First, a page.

When the disturbances in the axis position are time-dependent but are very small, the exterior wave problem can be linearized and the matching conditions can be applied at the mean position of the jet. We can therefore derive a dispersion relation for the meandering motion, allowing us to compute the phase speed and growth rates for the meanders in terms of the wavenumber and two integral properties of the stream: the mass and momentum transports. This dispersion relation predicts instability for wave shorter than a critical scale.

We also derive via standard four-dimensional instability theory a long wave approximation to the dispersion relation for perturbations of a quasi-geostrophic jet with both horizontal and vertical shears. The result is identical to that from the thin-jet theory for an interesting class of perturbations which we therefore identity as meandering modes. Thus thin-jet theory has been calibrated by reduction to both finite amplitude steady meandering and infinitesimal instability cases. For the understanding of large amplitude, time-dependent motions of the Gulf Stream and their role in the general circulation, the thin jet theory offers a semi-analytical approach for process studies.

## Abstract

The assumption that local baroclinic instability dominates eddy–mean flow interactions is tested on a global scale using a dynamically consistent eddy-permitting state estimate. Interactions are divided into local and nonlocal. If all the energy released from the mean flow through eddy–mean flow interaction is used to support eddy growth in the same region, or if all the energy released from eddies through eddy–mean flow interaction is used to feed back to the mean flow in the same region, eddy–mean flow interaction is local; otherwise, it is nonlocal. Different regions have different characters: in the subtropical region studied in detail, interactions are dominantly local. In the Southern Ocean and Kuroshio and Gulf Stream Extension regions, they are mainly nonlocal. Geographical variability of dominant eddy–eddy and eddy–mean flow processes is a dominant factor in understanding ocean energetics.

## Abstract

The assumption that local baroclinic instability dominates eddy–mean flow interactions is tested on a global scale using a dynamically consistent eddy-permitting state estimate. Interactions are divided into local and nonlocal. If all the energy released from the mean flow through eddy–mean flow interaction is used to support eddy growth in the same region, or if all the energy released from eddies through eddy–mean flow interaction is used to feed back to the mean flow in the same region, eddy–mean flow interaction is local; otherwise, it is nonlocal. Different regions have different characters: in the subtropical region studied in detail, interactions are dominantly local. In the Southern Ocean and Kuroshio and Gulf Stream Extension regions, they are mainly nonlocal. Geographical variability of dominant eddy–eddy and eddy–mean flow processes is a dominant factor in understanding ocean energetics.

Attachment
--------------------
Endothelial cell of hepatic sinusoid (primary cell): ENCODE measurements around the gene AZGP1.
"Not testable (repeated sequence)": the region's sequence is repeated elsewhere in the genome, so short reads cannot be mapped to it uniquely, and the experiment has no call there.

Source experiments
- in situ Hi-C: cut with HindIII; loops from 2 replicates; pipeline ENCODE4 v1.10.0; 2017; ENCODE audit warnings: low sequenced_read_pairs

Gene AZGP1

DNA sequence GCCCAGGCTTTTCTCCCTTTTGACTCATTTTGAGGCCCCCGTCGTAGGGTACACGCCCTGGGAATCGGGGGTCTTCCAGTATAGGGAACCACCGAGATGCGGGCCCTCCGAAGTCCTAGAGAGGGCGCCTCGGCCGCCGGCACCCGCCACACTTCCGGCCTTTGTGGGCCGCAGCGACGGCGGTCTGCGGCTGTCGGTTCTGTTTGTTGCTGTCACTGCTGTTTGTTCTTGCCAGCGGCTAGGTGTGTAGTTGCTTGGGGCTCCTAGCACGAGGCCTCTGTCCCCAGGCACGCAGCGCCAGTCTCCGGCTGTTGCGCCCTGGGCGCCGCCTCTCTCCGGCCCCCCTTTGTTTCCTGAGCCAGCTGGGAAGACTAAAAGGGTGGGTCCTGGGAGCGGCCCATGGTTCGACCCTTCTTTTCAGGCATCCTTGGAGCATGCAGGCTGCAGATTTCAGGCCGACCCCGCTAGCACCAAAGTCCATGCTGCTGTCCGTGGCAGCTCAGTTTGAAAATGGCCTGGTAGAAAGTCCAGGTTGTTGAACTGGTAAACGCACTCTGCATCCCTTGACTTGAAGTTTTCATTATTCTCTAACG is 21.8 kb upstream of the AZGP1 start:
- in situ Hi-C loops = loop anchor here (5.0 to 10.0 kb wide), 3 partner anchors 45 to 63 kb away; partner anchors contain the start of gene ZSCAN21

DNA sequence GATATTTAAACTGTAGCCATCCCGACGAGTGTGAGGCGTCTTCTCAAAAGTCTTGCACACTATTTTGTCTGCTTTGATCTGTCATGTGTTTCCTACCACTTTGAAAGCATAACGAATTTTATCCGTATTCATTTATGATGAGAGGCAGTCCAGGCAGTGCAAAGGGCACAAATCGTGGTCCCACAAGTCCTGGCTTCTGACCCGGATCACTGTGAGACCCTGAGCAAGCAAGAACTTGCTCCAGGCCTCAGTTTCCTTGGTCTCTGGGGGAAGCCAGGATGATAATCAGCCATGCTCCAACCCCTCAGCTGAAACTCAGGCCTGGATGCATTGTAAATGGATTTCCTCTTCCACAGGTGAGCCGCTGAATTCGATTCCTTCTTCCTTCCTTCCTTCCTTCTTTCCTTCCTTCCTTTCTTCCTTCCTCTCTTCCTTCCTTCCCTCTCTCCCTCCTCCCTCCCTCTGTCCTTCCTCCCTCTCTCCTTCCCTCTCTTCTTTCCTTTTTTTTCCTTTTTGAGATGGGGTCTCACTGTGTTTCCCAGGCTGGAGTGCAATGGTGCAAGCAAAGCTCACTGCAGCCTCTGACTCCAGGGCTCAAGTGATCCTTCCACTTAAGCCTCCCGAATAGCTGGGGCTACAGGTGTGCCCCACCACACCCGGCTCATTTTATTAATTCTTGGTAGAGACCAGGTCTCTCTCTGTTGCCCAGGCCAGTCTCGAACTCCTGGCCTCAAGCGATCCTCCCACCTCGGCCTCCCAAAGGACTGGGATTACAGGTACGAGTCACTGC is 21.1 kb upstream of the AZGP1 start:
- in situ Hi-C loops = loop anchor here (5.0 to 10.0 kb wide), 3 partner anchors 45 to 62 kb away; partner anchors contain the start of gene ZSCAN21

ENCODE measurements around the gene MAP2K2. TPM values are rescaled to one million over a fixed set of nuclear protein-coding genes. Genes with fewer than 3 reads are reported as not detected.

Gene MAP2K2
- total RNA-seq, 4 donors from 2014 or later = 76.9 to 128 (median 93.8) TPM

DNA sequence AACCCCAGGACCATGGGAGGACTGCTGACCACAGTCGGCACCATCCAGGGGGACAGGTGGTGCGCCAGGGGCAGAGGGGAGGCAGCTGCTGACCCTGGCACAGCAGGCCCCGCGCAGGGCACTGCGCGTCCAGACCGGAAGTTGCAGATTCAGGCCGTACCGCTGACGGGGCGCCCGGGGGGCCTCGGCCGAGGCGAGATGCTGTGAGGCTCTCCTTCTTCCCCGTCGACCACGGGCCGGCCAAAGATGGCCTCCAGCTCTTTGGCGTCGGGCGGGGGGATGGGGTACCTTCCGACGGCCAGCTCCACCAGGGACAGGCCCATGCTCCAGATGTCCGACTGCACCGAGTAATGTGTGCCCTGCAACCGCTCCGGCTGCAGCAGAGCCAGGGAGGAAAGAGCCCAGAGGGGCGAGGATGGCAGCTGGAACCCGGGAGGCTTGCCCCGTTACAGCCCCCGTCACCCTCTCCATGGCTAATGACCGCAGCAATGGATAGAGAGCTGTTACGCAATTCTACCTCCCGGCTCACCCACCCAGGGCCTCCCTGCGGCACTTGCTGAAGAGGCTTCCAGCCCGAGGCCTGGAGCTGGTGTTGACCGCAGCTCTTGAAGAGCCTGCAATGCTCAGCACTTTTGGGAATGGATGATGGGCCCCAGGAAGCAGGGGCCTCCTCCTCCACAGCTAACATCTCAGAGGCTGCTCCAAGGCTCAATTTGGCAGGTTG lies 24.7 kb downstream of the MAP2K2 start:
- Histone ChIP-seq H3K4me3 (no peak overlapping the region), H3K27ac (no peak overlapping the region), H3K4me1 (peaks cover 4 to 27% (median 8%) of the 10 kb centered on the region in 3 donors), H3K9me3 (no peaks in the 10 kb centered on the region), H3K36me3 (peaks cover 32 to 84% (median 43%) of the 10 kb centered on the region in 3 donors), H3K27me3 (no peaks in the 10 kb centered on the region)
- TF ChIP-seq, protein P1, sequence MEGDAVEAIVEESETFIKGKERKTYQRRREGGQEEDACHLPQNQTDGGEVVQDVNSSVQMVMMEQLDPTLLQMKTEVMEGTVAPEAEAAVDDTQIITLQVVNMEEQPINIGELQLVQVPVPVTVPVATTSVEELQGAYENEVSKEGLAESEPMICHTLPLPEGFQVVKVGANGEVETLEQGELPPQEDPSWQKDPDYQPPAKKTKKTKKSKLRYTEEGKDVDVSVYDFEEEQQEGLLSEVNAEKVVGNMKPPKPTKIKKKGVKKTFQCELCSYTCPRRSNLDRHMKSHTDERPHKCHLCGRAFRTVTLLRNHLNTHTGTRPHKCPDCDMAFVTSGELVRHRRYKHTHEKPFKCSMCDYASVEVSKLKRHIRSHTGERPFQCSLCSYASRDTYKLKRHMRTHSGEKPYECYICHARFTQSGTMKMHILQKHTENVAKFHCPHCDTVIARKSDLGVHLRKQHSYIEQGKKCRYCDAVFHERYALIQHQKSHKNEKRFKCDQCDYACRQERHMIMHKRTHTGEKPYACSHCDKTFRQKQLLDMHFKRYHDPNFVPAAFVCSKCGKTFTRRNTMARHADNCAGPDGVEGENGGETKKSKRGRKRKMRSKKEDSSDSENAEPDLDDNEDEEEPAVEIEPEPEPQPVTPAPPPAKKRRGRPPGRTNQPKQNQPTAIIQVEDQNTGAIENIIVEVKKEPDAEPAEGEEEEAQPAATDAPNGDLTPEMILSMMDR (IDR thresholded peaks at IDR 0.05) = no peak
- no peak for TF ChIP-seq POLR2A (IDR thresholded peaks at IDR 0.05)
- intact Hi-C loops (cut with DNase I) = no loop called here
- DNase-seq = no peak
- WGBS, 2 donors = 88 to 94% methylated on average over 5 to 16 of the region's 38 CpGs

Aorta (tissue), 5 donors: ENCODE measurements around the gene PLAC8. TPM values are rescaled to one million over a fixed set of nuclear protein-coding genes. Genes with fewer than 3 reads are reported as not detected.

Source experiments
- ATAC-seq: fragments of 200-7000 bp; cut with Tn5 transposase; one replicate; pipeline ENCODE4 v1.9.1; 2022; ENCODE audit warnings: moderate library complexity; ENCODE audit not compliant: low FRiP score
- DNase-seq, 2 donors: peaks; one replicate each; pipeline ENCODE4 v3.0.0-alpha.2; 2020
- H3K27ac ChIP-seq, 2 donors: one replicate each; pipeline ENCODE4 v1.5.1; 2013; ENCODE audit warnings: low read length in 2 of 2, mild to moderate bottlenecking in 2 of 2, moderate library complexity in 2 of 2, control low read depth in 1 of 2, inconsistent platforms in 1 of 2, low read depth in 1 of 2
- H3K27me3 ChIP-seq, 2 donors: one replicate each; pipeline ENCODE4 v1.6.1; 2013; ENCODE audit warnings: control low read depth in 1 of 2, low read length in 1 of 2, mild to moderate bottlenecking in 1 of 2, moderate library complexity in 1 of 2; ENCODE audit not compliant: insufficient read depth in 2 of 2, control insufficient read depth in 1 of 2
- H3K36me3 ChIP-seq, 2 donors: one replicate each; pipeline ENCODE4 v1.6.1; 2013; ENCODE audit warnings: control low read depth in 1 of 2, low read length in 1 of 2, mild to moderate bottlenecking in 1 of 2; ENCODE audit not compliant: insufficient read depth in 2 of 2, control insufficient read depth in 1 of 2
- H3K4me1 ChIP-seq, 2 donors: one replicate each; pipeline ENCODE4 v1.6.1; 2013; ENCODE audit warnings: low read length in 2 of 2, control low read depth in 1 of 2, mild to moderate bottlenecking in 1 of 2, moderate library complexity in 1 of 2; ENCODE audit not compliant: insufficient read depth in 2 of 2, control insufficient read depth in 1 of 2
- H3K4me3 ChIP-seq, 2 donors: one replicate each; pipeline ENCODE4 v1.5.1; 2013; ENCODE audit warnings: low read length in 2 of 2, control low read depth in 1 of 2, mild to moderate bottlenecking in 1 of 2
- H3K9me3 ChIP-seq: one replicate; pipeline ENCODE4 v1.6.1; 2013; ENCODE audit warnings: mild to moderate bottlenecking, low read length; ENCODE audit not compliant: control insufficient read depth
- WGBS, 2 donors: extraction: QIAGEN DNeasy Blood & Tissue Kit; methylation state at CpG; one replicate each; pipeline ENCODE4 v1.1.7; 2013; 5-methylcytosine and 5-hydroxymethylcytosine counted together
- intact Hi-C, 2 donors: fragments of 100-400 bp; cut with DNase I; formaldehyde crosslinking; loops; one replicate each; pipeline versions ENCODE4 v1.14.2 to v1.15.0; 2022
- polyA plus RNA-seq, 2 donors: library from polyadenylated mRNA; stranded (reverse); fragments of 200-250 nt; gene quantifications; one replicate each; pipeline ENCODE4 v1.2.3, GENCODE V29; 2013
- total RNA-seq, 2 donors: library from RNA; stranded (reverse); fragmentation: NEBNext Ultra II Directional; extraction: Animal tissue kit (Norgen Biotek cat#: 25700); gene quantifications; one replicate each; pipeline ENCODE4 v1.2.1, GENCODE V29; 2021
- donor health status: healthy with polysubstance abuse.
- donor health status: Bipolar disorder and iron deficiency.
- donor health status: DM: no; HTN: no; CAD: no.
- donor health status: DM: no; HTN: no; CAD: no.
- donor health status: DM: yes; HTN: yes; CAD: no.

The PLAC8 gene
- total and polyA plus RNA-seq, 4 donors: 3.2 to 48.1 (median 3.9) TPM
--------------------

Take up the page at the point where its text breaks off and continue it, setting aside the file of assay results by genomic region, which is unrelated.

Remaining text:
## Abstract

The effects of mean flow direction on statistically steady, baroclinically unstable, beta-plane quasigeostrophic (QG) turbulence are examined in a two-layer numerical model. The turbulence is forced by an imposed, horizontally homogeneous, vertically sheared mean flow and dissipated by bottom Ekman friction. The model is meant to be an idealization of the midocean eddy field, which generally has kinetic energies larger than the mean and is isotropic. Energetic eddies can be generated even when planetary beta (*β*) dominates gradients of mean potential vorticity (PV; also, *q*), as long as the mean shear has a substantial meridional component. However, eddies are isotropic only when the angle between layer mean PV gradients exceeds approximately 90°. This occurs when planetary and shear-induced gradients are comparable. Maps of PV indicate that these gradients may indeed be comparable over much of the midocean. Coherent jets form when the mean flow has a substantial meridional component and *β* is large. When *β* is nonzero, but small enough to permit isotropy, and the zonal component of the mean flow is not strongly eastward, lattices of like-signed coherent vortices develop. Like-signed vortex formation from initial and forcing conditions without a vorticity preference has not been observed before in QG systems. The vortex arrays are sensitive to the details of small-scale dissipation. Both cyclonic and anticyclonic fields arise in the simulations, depending on initial conditions, but they have different energies, consistent with broken symmetries in the governing equations.

## Abstract

The effects of mean flow direction on statistically steady, baroclinically unstable, beta-plane quasigeostrophic (QG) turbulence are examined in a two-layer numerical model. The turbulence is forced by an imposed, horizontally homogeneous, vertically sheared mean flow and dissipated by bottom Ekman friction. The model is meant to be an idealization of the midocean eddy field, which generally has kinetic energies larger than the mean and is isotropic. Energetic eddies can be generated even when planetary beta (*β*) dominates gradients of mean potential vorticity (PV; also, *q*), as long as the mean shear has a substantial meridional component. However, eddies are isotropic only when the angle between layer mean PV gradients exceeds approximately 90°. This occurs when planetary and shear-induced gradients are comparable. Maps of PV indicate that these gradients may indeed be comparable over much of the midocean. Coherent jets form when the mean flow has a substantial meridional component and *β* is large. When *β* is nonzero, but small enough to permit isotropy, and the zonal component of the mean flow is not strongly eastward, lattices of like-signed coherent vortices develop. Like-signed vortex formation from initial and forcing conditions without a vorticity preference has not been observed before in QG systems. The vortex arrays are sensitive to the details of small-scale dissipation. Both cyclonic and anticyclonic fields arise in the simulations, depending on initial conditions, but they have different energies, consistent with broken symmetries in the governing equations.